Archaeologists working on the Plaza of Columns Complex site at Teotihuacán have made a surprising discovery in the ancient Maya capital: the remains of a 1,700-year-old spider monkey, which the archaeologists suspect was once a state gift between elites.
The Plaza of Columns sits between the Sun and Moon pyramids at Teotihuacán, the ancient seat of Mesoamerican power. As far as the urban planning of Teotihuacán goes, the plaza is prime real estate, and the objects found in the area are associated with Maya elites—perhaps even governing individuals.
The monkey is a Geoffroy’s spider monkey (Ateles geoffroyi), or the black-handed spider monkey. Now endangered, the animal is not native to the high elevations of Teotihuacán.
The monkey’s remains were found alongside thousands of mural fragments and ceramic sherds, as well as the remains of several other animals: a golden eagle, several rattlesnakes, and snail artifacts. The research describing the simian find was published this week in the Proceedings of the National Academy of Sciences.
In 378 CE, warriors from Teotihuacán arrived in Tikal, a Maya city in modern Guatemala. It was an early exchange between cultural elites of Mesoamerica, and the event is generally seen as a shift in political control in the region, in Teotihuacán’s favor. But the spider monkey—a gift from the Maya to elites in the capital—predates that event, indicating that the diplomatic ties between the two groups were more equal (or at least more cordial) before 378.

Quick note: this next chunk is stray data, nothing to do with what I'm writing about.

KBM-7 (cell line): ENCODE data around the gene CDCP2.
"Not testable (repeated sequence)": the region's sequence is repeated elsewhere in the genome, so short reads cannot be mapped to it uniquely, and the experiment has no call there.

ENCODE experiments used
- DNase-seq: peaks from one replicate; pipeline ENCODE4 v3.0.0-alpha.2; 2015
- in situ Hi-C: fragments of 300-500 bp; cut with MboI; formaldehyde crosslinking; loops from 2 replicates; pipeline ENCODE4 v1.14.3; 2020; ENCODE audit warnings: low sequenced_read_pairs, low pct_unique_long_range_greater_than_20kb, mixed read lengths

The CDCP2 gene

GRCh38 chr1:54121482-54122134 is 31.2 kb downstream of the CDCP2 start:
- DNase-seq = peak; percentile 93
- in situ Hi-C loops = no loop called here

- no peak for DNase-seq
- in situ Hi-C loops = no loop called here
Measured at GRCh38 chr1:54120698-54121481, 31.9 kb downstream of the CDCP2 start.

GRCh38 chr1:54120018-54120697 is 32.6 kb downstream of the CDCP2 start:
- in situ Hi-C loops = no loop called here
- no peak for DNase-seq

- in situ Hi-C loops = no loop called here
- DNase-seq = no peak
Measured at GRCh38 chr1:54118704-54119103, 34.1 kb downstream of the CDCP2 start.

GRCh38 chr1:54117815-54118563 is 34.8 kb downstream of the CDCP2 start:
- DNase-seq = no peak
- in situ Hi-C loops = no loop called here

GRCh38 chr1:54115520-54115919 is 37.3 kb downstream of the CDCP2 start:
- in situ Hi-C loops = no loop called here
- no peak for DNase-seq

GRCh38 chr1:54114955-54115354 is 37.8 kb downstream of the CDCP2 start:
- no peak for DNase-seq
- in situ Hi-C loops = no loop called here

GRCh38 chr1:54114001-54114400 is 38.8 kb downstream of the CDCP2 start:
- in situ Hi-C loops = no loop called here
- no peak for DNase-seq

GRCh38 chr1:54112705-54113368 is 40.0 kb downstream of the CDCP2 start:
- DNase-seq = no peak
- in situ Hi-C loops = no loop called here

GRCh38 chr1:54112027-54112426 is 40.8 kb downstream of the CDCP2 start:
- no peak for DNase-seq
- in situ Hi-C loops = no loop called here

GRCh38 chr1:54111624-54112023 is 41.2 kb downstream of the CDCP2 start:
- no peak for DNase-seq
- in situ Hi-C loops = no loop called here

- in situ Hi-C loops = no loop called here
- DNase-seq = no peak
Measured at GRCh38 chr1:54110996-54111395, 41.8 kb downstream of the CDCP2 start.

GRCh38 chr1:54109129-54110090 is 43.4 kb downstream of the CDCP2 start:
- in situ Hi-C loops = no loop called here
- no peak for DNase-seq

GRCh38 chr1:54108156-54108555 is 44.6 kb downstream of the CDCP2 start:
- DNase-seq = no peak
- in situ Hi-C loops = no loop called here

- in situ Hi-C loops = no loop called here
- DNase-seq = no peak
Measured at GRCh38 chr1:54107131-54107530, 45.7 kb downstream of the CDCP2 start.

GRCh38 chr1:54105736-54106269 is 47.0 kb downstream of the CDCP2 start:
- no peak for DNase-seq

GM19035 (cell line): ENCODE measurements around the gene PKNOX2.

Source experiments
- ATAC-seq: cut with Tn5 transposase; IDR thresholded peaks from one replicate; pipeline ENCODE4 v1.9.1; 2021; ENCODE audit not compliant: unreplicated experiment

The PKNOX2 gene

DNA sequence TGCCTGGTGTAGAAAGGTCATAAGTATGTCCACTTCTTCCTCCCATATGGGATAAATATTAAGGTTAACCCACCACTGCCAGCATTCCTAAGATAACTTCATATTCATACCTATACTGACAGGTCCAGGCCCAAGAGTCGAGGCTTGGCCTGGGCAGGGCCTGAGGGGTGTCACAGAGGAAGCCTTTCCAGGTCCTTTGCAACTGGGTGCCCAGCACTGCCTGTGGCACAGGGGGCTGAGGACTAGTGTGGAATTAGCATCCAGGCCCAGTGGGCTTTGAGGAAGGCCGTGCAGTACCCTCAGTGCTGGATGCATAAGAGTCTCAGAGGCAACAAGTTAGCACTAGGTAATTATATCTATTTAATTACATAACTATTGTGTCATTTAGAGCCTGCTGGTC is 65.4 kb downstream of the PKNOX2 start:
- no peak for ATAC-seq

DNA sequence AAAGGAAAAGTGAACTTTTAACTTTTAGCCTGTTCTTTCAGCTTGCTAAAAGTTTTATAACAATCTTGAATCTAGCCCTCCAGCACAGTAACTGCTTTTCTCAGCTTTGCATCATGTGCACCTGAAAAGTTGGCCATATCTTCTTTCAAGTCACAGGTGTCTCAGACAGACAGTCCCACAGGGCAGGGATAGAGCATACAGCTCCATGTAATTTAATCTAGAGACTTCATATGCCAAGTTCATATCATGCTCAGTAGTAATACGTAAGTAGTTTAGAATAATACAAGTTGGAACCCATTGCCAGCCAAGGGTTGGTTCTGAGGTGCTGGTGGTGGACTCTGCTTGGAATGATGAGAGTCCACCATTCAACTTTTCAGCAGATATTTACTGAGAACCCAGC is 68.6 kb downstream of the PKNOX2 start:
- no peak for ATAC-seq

“The fact that the Maya chose a spider monkey, as opposed to say a jaguar, as a gift is telling of how they wanted the Teotihuacanos to view them,” said Nawa Sugiyama, an archaeologist at UC Riverside and the lead author of the research, in an email to Gizmodo.
Excavations on the site also turned up valuables and handmade crafts, like jade figurines, obsidian blades, and projectile points. Yet it was the monkey that really caught archaeologists’ eyes.
“Apex predators like the jaguar, puma, wolf, golden eagle, and rattlesnake were sacrificed at Teotihuacan as emblems of the Teotihuacan state,” Sugiyama said. “Unlike these predators that convey symbols of militarism, domination, and power, the spider monkey is a charismatic animal associated with scribes, artisans, and playfulness.”
Using a swath of evidence (from ancient DNA, isotopes from the monkey’s teeth, and paleobotanical evidence in the soil around the animal), the team determined that the female monkey was between five and eight years old when it died.
Its teeth indicated that the monkey spent about two years in captivity and ate maize and chili peppers (among other foodstuffs) in Teotihuacán. Before that, the animal lived in a humid environment (presumably the rainforest) and ate plants and roots.
From the bones, the archaeological team was able to resurrect a stunningly vivid life history of the animal, from its days in the wild to its evident capture and death.
Though archaeologists can’t be certain of the monkey’s diplomatic purpose, perhaps that just emphasizes the significance of their scientific feat: they deduced where a 1,700-year-old monkey lived over its lifetime based on what it ate.